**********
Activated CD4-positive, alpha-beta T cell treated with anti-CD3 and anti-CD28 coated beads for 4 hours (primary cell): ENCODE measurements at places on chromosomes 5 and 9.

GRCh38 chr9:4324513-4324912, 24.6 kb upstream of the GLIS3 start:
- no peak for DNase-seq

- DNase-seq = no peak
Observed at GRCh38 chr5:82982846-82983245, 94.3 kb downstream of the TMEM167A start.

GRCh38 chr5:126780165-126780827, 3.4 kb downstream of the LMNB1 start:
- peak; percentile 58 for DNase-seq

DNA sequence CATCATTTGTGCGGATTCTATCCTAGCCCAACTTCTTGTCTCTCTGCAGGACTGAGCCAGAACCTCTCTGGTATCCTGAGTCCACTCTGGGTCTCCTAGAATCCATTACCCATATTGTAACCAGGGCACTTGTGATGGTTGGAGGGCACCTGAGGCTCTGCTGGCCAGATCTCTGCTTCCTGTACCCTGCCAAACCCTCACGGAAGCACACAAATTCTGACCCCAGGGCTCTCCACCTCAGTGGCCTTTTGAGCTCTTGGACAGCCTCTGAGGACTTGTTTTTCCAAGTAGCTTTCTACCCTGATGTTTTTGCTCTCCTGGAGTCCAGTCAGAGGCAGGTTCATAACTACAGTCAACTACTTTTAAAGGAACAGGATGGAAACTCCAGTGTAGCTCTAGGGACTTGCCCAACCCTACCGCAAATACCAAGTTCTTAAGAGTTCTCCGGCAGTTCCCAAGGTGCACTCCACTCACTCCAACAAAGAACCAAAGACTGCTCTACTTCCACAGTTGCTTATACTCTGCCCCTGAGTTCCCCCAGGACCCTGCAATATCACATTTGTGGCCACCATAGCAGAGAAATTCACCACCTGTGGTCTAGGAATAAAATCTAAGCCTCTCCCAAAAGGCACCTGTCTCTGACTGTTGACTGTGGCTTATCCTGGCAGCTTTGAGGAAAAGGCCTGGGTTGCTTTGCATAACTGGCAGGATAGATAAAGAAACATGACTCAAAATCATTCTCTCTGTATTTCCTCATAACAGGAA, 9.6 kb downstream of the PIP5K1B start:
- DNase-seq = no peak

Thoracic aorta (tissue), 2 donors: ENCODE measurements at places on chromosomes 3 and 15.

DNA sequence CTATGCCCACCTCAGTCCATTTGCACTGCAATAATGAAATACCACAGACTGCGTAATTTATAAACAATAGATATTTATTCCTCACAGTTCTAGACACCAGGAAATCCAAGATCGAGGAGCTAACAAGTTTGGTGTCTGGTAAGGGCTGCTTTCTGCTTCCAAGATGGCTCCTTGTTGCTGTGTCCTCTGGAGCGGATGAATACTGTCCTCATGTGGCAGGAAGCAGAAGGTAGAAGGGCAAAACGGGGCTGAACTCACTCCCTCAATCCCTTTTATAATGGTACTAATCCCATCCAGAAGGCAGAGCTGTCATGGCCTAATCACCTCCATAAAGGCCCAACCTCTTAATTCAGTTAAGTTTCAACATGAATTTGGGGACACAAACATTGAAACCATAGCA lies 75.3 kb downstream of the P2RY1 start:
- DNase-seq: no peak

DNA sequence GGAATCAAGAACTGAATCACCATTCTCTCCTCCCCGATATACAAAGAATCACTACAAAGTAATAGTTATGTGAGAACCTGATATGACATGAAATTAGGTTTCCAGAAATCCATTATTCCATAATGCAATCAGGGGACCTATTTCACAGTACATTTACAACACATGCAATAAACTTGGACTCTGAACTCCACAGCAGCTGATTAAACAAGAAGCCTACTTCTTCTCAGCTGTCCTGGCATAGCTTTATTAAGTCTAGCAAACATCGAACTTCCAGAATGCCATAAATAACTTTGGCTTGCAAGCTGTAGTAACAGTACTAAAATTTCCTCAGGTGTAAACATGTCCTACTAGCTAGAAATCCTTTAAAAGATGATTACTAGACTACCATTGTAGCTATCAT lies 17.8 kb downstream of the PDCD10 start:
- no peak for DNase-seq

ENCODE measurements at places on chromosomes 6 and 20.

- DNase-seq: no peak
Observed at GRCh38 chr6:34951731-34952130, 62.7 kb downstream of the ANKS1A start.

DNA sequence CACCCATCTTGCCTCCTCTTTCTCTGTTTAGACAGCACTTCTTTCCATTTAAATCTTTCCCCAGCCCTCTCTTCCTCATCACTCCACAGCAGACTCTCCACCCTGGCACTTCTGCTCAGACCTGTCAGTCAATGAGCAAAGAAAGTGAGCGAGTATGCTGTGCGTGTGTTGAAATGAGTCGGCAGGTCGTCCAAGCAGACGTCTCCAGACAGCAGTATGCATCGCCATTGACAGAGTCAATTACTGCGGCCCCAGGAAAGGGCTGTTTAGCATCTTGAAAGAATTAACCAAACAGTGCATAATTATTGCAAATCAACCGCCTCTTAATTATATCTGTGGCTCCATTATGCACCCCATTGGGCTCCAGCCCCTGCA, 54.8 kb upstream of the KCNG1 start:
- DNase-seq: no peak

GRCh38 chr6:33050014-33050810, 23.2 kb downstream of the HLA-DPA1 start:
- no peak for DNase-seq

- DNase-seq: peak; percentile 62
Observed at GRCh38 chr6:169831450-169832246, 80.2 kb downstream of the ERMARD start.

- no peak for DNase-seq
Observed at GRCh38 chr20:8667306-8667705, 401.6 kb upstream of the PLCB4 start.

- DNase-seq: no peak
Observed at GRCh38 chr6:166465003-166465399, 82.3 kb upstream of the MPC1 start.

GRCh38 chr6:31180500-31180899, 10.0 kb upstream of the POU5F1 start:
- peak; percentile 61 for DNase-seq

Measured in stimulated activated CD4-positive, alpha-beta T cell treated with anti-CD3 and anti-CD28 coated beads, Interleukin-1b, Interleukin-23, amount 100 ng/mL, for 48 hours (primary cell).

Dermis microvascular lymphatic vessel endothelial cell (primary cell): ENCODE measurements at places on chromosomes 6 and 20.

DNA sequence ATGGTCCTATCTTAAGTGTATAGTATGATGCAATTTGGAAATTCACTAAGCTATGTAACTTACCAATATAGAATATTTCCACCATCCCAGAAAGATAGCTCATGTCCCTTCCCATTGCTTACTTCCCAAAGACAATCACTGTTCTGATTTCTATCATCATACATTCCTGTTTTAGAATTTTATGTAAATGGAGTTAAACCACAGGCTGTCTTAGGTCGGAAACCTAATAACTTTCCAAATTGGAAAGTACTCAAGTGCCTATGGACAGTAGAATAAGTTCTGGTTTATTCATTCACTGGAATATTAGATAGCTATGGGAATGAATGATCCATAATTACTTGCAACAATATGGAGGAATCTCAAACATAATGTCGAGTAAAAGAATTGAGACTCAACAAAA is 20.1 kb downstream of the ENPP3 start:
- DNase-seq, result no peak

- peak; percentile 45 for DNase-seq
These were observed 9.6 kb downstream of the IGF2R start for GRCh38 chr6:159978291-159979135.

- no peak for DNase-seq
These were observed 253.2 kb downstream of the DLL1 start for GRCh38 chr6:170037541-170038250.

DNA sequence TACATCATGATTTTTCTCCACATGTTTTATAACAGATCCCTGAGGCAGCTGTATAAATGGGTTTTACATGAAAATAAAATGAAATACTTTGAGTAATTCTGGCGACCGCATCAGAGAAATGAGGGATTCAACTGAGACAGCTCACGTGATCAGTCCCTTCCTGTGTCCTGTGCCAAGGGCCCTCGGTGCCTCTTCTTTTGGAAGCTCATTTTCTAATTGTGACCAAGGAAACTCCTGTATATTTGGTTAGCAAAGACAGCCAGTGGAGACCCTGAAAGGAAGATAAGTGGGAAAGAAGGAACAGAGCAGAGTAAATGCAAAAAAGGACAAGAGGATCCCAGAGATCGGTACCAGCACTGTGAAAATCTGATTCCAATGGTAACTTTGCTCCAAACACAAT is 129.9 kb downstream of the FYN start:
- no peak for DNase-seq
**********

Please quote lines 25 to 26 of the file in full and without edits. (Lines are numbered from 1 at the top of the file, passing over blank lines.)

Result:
Observed at GRCh38 chr20:8667306-8667705, 401.6 kb upstream of the PLCB4 start.

- DNase-seq: no peak